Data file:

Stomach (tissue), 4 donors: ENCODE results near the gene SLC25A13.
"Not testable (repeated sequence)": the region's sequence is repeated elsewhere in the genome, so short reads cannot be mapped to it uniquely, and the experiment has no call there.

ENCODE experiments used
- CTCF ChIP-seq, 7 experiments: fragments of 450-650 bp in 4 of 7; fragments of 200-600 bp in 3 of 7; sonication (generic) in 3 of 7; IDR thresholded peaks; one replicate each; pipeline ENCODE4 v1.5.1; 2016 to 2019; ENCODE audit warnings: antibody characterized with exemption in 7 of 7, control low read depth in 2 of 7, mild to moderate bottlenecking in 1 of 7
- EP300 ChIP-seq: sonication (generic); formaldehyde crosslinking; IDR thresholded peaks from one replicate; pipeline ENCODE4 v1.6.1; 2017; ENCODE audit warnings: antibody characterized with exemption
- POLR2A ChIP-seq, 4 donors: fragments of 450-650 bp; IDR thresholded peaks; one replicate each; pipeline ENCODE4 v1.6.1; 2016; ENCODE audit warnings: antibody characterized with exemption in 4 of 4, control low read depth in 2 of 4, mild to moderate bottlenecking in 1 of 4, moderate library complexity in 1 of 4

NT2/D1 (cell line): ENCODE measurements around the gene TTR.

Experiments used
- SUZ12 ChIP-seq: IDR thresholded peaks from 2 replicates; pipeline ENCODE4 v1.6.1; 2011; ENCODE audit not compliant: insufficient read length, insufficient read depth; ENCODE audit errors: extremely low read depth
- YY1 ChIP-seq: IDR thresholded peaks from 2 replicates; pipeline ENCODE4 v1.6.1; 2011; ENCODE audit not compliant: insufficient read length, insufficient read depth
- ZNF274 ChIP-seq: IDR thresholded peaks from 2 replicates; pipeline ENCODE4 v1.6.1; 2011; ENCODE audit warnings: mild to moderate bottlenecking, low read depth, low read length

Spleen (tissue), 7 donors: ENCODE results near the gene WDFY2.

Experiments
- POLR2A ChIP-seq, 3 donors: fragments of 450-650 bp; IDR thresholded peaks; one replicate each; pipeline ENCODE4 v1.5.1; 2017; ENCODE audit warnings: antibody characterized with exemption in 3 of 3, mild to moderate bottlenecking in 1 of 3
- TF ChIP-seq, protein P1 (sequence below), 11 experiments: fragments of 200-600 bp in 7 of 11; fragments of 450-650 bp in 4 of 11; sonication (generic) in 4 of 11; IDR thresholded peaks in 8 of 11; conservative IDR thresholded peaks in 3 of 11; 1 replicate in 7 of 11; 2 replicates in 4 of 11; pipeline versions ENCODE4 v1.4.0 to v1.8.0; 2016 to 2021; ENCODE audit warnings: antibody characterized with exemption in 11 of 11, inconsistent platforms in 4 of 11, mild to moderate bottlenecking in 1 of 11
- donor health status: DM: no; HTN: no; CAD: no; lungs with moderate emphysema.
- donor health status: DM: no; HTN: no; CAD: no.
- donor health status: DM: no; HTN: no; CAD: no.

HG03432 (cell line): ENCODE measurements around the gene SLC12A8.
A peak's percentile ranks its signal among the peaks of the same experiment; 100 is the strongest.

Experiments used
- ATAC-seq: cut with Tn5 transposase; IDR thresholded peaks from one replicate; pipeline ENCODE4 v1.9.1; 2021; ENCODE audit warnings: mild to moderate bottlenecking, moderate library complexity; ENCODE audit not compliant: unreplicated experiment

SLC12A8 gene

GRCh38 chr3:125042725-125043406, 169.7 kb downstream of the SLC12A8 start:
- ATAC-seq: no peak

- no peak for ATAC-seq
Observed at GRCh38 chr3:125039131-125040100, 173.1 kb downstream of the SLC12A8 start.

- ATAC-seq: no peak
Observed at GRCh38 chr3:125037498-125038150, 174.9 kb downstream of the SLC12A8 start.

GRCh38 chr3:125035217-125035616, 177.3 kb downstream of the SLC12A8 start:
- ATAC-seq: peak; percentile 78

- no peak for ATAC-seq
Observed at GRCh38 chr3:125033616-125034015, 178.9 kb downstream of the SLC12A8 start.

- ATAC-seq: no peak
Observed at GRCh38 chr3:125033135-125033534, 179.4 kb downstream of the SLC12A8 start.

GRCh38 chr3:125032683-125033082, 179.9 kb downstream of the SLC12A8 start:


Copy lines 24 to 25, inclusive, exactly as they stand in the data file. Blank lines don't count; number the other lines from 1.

GRCh38 chr3:125042725-125043406, 169.7 kb downstream of the SLC12A8 start:
- ATAC-seq: no peak